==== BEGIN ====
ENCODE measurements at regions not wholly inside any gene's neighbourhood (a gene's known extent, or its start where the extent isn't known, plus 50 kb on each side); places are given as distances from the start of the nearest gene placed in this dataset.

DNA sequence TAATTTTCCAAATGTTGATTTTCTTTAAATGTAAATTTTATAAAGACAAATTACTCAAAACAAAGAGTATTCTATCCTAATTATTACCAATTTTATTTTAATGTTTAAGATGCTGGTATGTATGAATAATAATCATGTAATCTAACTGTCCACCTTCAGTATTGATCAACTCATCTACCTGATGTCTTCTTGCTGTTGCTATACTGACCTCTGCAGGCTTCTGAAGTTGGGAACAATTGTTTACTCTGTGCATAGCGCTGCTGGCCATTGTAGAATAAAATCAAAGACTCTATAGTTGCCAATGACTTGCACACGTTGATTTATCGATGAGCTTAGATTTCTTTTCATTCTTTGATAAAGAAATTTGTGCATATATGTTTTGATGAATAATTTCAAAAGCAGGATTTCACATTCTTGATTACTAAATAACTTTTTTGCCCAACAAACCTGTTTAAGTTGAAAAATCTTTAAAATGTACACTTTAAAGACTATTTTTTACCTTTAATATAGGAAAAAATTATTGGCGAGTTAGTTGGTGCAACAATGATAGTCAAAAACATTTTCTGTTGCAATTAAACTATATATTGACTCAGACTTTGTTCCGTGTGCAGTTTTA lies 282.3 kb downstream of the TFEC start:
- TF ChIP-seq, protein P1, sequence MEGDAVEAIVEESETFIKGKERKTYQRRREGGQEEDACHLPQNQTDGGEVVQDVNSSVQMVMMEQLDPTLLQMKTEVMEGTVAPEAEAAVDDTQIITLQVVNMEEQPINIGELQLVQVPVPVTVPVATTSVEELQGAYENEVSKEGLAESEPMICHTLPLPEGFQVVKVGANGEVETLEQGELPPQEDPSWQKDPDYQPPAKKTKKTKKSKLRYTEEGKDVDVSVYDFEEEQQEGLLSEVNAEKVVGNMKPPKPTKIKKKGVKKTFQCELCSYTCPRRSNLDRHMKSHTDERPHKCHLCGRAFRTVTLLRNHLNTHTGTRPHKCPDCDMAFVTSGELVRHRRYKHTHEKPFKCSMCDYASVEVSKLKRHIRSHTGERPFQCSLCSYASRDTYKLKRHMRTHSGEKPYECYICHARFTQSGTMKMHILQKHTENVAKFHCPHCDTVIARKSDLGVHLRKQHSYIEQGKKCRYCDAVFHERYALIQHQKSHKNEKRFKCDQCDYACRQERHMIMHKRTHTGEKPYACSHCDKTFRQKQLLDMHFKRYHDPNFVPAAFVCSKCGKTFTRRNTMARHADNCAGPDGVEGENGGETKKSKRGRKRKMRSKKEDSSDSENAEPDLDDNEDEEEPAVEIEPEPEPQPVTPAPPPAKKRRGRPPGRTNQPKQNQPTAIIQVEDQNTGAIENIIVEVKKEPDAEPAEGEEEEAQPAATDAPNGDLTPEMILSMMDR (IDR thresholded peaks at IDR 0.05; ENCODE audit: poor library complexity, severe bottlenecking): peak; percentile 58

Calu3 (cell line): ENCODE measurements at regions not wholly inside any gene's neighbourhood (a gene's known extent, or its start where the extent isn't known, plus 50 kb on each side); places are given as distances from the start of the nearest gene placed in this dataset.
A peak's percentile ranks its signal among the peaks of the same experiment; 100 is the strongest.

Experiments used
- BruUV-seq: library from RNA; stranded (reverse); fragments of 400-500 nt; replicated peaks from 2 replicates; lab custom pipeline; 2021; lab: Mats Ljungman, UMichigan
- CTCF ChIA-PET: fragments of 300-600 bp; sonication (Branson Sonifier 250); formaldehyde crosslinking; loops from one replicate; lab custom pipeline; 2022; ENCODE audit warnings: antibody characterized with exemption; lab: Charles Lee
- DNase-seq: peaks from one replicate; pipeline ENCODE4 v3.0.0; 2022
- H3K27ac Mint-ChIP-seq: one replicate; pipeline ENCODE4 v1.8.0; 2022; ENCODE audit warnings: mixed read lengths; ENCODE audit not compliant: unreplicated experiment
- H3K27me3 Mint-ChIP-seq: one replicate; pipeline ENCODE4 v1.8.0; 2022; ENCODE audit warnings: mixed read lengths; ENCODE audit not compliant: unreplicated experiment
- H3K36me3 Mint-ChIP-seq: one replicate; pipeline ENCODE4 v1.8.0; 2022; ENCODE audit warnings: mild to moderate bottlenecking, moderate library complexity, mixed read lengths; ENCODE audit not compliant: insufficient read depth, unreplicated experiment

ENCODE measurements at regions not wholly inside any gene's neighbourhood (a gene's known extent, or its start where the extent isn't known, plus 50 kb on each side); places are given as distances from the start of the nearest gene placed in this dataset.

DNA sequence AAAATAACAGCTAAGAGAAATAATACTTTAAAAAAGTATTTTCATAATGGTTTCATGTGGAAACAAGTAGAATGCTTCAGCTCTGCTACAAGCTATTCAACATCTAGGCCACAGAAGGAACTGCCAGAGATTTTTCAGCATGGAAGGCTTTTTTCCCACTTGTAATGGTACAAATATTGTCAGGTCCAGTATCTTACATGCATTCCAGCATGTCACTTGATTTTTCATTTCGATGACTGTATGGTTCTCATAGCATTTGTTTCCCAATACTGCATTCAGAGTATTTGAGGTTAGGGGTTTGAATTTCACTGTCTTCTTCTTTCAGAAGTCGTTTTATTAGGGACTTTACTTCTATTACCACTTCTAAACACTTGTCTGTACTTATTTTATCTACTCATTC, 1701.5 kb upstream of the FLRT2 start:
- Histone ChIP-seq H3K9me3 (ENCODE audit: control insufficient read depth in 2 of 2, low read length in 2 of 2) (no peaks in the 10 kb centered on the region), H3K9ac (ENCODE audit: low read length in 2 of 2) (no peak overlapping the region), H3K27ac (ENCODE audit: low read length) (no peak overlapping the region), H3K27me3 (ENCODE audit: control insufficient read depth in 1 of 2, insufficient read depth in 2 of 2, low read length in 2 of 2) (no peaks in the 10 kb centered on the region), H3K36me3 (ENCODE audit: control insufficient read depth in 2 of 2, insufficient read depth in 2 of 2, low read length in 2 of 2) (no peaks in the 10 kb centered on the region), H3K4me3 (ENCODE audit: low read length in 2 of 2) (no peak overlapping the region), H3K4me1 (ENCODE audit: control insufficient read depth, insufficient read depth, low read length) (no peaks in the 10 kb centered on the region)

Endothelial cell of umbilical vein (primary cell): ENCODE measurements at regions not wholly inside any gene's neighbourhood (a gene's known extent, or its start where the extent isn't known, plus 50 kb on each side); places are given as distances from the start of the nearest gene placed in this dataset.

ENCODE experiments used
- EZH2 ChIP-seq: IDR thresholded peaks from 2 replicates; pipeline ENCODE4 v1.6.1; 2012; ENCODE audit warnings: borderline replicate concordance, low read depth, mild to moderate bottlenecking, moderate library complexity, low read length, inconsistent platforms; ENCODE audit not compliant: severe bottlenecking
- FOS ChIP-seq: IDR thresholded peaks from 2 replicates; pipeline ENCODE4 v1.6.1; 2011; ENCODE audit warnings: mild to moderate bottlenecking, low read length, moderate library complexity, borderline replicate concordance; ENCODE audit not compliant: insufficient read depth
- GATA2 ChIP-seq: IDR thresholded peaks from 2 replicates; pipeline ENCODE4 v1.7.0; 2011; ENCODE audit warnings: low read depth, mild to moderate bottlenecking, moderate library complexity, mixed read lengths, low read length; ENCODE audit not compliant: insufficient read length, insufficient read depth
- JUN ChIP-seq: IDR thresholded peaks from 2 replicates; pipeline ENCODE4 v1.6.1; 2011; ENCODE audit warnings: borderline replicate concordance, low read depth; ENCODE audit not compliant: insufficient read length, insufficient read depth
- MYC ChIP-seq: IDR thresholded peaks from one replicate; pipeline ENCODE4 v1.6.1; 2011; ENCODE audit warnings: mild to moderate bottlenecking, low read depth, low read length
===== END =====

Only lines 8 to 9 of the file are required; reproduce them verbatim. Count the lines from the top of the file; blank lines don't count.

- CTCF ChIA-PET: fragments of 300-600 bp; sonication (Branson Sonifier 250); formaldehyde crosslinking; loops from one replicate; lab custom pipeline; 2022; ENCODE audit warnings: antibody characterized with exemption; lab: Charles Lee
- DNase-seq: peaks from one replicate; pipeline ENCODE4 v3.0.0; 2022